New Zealand’s Canvastown hosted its first rush of gold miners in
1864, changing the landscape and financial fabric of the region.
Now, 150 years later, Canvastown, located 31 miles northwest of
Blenheim, may experience another gold boom.
Elect Mining in Nelson, New Zealand, has
petitioned the nation’s government for resource consent to establish a
new mine in the town. The firm has already secured a mining permit
Zealand Petroleum and Minerals to extract gold from a nearly
300-acre site straddling both sides of Highway 6 in Canvastown. The
mining company believes the site holds 3,000 kilograms of gold worth
$120 million at current metal prices.
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While the Civil War raged in the United States in 1864, thousands of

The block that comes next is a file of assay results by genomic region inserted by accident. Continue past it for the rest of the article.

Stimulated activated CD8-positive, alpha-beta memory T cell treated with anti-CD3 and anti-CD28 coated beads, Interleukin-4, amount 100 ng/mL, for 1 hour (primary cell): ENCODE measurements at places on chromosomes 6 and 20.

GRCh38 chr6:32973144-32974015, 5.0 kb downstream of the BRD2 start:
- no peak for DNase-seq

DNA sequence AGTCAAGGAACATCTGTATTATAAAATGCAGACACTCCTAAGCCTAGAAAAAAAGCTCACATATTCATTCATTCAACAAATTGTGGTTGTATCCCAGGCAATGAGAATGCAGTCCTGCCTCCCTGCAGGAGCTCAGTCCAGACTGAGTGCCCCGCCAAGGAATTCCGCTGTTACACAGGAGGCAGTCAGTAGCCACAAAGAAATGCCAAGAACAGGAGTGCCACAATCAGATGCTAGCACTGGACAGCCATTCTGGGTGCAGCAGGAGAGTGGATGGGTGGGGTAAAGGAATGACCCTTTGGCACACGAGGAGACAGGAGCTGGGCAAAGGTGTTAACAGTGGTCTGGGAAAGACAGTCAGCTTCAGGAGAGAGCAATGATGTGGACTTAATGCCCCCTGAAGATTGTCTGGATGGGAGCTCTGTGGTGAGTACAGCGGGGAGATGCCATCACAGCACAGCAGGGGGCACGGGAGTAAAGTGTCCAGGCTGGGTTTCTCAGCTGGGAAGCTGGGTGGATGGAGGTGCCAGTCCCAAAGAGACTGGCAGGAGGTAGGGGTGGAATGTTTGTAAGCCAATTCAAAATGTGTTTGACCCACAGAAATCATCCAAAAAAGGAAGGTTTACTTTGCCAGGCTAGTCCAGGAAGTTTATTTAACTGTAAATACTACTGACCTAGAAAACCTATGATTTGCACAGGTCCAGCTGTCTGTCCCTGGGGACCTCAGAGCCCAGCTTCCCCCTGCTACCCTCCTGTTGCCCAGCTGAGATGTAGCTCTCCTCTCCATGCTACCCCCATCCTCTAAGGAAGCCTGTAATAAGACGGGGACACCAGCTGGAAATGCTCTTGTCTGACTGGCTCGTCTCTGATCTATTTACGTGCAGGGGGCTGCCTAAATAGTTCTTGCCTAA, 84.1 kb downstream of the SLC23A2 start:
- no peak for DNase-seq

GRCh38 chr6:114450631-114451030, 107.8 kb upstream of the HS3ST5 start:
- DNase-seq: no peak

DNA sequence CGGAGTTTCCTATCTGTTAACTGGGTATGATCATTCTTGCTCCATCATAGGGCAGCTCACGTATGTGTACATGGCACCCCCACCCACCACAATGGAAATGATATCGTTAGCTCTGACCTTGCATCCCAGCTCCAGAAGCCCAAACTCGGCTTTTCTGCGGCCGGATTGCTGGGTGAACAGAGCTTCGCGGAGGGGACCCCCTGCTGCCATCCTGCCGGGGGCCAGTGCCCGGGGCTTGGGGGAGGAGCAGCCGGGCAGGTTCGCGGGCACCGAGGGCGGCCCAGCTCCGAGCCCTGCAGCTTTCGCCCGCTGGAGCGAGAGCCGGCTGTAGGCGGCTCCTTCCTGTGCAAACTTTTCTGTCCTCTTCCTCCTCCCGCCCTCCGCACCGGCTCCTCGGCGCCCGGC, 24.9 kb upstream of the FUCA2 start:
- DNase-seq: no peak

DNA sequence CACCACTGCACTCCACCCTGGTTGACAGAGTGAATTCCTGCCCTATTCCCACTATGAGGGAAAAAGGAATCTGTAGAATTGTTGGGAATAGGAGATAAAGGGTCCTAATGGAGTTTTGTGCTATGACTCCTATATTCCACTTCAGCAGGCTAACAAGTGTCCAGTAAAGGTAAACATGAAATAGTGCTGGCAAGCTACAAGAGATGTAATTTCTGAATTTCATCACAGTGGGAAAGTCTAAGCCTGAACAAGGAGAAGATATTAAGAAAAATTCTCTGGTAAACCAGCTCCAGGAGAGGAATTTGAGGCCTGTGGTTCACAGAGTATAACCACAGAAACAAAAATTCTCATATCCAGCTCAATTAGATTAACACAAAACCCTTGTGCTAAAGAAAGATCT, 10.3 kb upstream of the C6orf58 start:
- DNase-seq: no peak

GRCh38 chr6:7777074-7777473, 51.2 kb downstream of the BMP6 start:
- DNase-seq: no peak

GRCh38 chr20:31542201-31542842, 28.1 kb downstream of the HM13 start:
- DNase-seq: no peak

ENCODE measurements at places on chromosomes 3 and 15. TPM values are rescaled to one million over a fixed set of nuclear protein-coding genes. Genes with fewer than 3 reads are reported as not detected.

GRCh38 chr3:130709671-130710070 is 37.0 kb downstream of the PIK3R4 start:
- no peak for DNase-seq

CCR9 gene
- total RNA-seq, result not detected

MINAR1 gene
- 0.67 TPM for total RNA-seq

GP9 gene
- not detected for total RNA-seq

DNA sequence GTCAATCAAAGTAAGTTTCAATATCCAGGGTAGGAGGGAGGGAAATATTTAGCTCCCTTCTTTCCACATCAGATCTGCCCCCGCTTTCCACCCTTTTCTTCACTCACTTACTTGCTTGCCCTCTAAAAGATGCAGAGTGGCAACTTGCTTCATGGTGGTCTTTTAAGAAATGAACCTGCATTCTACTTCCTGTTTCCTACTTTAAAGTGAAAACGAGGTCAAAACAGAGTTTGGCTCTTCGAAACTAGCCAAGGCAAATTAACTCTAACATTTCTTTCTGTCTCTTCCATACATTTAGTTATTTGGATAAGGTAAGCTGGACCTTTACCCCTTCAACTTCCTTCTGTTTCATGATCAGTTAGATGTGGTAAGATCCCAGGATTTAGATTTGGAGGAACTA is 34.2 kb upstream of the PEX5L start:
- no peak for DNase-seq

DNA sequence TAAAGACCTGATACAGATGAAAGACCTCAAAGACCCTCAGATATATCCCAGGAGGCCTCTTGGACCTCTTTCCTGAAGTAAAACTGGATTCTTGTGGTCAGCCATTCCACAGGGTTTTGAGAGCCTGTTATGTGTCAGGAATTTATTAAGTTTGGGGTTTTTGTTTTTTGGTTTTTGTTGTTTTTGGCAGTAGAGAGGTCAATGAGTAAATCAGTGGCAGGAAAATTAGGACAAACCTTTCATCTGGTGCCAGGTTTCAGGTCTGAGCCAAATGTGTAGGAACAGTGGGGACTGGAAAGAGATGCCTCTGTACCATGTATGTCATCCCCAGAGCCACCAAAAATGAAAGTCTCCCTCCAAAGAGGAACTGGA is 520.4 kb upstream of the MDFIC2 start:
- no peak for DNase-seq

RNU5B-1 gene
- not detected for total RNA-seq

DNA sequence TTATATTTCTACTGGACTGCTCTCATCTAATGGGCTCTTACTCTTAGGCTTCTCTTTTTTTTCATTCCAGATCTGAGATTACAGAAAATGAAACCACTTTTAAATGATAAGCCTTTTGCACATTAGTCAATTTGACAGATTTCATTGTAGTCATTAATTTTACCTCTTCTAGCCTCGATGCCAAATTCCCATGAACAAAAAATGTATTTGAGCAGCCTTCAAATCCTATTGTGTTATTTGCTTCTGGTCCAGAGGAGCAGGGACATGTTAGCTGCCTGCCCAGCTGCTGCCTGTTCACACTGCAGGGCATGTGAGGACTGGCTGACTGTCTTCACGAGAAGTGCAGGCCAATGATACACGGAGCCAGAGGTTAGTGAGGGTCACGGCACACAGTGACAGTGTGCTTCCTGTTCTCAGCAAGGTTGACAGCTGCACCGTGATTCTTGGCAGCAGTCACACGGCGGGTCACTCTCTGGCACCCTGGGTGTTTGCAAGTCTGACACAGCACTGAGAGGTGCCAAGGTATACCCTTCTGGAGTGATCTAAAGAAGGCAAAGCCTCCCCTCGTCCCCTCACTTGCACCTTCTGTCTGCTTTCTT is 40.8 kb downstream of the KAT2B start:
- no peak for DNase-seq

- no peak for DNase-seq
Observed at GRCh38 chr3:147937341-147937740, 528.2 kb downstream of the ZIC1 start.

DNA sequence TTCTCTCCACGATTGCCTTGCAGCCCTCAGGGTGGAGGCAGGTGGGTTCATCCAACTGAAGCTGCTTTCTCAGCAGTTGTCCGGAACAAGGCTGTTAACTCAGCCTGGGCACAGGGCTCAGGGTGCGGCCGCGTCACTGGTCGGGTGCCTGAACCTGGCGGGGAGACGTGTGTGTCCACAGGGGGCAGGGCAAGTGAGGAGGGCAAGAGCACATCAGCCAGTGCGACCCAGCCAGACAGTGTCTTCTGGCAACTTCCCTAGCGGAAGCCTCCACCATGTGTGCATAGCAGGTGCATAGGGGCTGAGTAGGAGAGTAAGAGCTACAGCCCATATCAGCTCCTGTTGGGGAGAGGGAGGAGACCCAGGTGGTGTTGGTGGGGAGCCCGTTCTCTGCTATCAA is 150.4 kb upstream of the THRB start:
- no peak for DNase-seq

miners flocked to this Australian region in search of riches. Using
pans, knives, shovels, dredging and ore-crushing equipment, they
worked tirelessly to unearth the precious metal from the ground.
The miners lived in tents made of canvas, giving the resultant town
that grew up around the mining area its name.
Gold was first discovered in the region in 1860 when Elizabeth
Catherine Pope found specks of the precious metals while washing
clothes in the Wackamarina River, according to an historic plaque
posted in town. Extensive quantities of gold weren’t located until
April 3 and 4, 1864, triggering the gold rush.
To read the complete story and what the future may hold for
Canvastown, visit here.